Learning a language doesn't have to be boring. Ditch the grammar books, and out-of-date cassettes and make the most of fresh new language resources. Learning a language is undergoing a revolution fuelled by technology, and it couldn't have come sooner!
Free online educational resources can help ensure you have fun while you learn the less-than-fun aspects of the English subjunctive. In particular, the Accent Game is a great interactive tool that tests your ability to recognise English accents from every corner of the world. Bringing together English speakers with diverse accents, each of them speaks a line of poetry by Rudyard Kipling. You have to guess both the country the person is from, and the city they are from. Easy peasy ,right? No! Put it this way, I am a native English speaker and I only got about 50% of them right.
Despite being a tiny nation, the UK has a lot of accent variation. Indeed, for its size, it is one of the most concentrated regions in the world for accent diversity. Received Pronunciation, or 'BBC English,' as it is known colloquially is the accent most foreigners are probably familiar with, being the language spoken in many films. Think Mr D'Arcy in Pride and Prejudice. It's also the accent of many politicians: think Margaret Thatcher. The Royal Family is another good example.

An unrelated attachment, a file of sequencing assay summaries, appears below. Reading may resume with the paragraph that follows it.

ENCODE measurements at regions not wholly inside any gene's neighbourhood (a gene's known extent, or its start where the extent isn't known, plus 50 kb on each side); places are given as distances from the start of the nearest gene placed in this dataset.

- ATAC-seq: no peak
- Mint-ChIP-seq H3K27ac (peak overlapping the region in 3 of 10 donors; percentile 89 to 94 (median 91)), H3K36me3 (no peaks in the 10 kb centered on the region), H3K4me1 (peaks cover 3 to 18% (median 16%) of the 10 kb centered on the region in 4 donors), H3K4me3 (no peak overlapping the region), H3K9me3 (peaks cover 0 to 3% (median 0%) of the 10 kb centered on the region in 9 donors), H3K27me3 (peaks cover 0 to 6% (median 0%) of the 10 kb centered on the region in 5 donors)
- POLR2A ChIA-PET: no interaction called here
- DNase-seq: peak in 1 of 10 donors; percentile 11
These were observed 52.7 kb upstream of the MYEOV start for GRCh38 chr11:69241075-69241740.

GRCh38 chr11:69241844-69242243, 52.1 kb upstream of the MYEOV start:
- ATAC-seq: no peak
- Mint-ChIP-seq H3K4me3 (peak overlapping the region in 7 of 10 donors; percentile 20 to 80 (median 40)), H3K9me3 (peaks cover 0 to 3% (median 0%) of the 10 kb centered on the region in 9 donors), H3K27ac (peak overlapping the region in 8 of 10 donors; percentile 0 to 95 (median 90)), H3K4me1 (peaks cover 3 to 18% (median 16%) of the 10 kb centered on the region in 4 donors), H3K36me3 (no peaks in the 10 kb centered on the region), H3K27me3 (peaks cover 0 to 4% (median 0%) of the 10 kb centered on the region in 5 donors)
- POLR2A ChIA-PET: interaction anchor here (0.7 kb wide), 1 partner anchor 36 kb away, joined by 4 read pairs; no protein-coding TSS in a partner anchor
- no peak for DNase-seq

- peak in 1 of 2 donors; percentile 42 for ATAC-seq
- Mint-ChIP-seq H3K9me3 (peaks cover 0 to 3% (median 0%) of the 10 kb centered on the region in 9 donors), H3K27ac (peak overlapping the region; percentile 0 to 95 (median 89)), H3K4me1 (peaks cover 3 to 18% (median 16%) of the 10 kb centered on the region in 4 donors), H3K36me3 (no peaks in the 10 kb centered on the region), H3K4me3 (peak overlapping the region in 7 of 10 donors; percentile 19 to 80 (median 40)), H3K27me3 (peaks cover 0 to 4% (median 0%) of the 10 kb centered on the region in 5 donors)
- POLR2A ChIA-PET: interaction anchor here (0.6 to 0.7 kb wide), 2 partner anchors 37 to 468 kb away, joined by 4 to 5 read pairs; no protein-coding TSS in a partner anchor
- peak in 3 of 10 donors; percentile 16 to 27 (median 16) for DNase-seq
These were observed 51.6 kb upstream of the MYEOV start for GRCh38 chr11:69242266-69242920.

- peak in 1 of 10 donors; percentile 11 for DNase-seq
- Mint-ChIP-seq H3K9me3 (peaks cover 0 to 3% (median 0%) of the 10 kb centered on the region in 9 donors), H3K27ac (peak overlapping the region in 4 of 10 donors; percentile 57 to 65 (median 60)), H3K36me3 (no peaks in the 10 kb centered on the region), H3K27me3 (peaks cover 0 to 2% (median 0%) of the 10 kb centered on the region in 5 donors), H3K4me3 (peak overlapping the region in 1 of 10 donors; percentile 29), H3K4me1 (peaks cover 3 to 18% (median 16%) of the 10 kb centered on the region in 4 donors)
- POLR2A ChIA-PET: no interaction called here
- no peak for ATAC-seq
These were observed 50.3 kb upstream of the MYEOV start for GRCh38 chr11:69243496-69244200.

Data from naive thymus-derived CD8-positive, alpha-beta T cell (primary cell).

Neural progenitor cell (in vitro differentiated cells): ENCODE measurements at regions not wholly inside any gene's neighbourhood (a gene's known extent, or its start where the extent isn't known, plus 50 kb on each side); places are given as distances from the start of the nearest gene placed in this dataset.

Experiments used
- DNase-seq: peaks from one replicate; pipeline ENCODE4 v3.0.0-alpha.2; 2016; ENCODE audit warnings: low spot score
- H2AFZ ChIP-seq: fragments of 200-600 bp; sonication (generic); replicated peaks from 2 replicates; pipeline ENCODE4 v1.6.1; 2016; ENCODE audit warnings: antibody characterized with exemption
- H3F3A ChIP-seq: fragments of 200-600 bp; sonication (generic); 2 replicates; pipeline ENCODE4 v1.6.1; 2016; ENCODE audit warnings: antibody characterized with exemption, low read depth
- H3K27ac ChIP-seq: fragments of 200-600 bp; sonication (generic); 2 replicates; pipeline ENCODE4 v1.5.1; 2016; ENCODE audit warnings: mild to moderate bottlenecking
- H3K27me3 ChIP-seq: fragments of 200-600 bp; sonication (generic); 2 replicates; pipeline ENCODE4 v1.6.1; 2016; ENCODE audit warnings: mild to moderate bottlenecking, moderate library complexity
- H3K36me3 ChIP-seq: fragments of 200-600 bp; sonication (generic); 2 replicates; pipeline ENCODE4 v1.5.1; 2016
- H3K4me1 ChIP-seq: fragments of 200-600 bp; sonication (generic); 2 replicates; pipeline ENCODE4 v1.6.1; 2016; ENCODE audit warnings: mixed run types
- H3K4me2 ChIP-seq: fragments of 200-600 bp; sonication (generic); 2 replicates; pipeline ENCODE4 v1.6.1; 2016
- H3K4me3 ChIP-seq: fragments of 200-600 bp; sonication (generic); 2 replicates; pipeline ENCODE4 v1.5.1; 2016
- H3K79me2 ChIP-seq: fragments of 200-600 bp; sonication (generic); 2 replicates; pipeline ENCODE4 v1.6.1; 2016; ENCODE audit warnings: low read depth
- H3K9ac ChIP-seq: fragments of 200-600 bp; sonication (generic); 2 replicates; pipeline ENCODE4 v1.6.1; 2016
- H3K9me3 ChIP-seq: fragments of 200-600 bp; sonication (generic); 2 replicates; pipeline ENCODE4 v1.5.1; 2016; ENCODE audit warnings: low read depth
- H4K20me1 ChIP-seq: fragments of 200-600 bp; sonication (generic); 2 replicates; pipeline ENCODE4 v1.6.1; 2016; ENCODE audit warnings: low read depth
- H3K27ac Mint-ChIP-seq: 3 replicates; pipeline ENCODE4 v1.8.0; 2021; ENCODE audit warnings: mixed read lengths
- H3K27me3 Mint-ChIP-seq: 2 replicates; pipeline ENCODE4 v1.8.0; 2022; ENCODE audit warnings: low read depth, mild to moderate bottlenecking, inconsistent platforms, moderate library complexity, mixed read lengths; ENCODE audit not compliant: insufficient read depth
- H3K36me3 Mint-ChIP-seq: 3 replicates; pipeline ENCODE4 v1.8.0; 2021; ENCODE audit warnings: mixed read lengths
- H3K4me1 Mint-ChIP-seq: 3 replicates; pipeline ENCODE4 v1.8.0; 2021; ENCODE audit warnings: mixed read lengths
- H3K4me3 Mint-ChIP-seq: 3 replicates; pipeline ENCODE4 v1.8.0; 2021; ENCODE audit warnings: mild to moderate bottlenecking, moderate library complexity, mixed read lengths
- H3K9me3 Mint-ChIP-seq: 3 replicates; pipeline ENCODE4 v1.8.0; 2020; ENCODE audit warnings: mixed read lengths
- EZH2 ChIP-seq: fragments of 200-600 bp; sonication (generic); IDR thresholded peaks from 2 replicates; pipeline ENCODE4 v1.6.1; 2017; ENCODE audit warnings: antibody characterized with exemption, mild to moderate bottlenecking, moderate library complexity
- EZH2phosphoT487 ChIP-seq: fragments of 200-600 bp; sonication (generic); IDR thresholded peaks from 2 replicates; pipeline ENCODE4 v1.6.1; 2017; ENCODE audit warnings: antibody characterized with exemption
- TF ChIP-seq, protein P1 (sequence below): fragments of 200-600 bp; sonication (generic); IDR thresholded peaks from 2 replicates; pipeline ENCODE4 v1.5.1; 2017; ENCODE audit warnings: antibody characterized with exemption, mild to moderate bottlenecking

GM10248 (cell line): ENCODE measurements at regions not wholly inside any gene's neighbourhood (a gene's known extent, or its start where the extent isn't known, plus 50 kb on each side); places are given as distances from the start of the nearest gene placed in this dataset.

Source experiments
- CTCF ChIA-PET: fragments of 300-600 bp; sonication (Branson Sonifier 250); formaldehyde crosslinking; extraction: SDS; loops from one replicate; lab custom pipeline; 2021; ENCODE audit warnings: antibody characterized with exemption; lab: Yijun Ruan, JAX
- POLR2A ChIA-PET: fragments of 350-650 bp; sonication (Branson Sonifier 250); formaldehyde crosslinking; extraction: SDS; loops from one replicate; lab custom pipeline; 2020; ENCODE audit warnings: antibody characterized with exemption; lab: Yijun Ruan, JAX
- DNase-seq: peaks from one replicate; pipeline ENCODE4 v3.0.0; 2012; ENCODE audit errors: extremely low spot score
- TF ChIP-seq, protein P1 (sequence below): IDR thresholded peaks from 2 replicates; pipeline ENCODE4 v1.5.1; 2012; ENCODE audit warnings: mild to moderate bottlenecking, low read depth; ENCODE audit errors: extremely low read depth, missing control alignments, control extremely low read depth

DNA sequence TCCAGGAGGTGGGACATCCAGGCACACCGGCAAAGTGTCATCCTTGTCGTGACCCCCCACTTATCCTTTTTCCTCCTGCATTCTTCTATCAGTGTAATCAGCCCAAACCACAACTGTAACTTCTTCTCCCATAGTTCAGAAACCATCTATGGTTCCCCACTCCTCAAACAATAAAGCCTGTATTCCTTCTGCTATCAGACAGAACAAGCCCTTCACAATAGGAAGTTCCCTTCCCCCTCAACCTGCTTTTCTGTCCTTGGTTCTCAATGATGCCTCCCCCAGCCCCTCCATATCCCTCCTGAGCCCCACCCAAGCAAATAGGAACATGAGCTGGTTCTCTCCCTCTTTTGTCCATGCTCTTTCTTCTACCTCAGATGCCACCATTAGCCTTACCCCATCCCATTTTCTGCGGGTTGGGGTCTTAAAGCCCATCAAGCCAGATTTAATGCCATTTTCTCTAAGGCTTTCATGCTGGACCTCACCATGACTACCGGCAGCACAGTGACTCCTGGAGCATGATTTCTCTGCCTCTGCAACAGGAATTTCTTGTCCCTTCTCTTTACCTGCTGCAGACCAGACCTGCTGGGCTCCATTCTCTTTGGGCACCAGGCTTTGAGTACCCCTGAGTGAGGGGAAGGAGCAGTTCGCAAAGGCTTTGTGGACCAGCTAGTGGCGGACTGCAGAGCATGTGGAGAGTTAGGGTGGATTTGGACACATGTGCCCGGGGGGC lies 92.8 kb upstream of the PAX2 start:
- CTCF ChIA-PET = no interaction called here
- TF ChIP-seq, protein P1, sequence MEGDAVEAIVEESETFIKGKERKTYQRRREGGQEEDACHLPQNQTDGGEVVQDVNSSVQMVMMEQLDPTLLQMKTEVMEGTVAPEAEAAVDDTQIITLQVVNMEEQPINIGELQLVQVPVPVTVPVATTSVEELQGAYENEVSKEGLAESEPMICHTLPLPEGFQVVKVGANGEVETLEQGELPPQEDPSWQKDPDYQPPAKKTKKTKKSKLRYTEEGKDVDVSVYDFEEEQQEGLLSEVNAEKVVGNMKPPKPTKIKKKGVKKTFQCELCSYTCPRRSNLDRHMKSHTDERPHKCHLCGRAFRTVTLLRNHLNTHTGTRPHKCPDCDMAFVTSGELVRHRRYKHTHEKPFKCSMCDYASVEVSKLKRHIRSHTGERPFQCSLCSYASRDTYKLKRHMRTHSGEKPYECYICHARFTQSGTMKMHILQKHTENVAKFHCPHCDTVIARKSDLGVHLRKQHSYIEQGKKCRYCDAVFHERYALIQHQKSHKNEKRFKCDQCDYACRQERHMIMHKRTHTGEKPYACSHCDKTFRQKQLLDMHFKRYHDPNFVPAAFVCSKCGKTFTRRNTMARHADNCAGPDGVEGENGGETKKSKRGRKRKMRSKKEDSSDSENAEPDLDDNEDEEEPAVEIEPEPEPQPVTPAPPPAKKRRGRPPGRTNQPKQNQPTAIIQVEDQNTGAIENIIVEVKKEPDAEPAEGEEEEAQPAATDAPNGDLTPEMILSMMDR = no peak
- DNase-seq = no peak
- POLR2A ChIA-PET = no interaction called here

Cockney English from the East End of London is well-known, but these days is probably more of a party piece than a living spoken language. Think Del Boy in TV series Only Fools and Horses. Then there is a myriad of regional British accents from outside of London, including Geordie, West Country English (including the much-imitated Cornish English), Brummie and Scottish, Welsh and Irish, to name a few. Suffice it to say, 'British English' is an umbrella term for a subtle and complex web of accents.
But accent variation is not limited to the UK. There is also a Spanish version of the Accent Game, for any keen Spanish speakers or learners out there. Spanish of course, like English, is spoken in many countries worldwide, so you can see whether you are able to distinguish between Puerto Rican Spanish and 'peninsular Spanish' (Spanish from Spain, known as Castellano), for instance.
In fact, there are 21 Spanish-speaking countries in the world, and therefore 21 different accents to get a handle on. Within just South America, accents vary significantly. Colombian Spanish is said to be one of the 'easiest' accents (by which, people mean it sounds most like Castellano); whereas Argentine Spanish is generally considered pretty difficult, especially the Porteño accent from Buenos Aires. Porteño Spanish is characterized by Italian-like pronunciation, and slang which people sometimes refer to as 'urban poetry.'
Sophie Davies is Managing Editor at Language Trainers.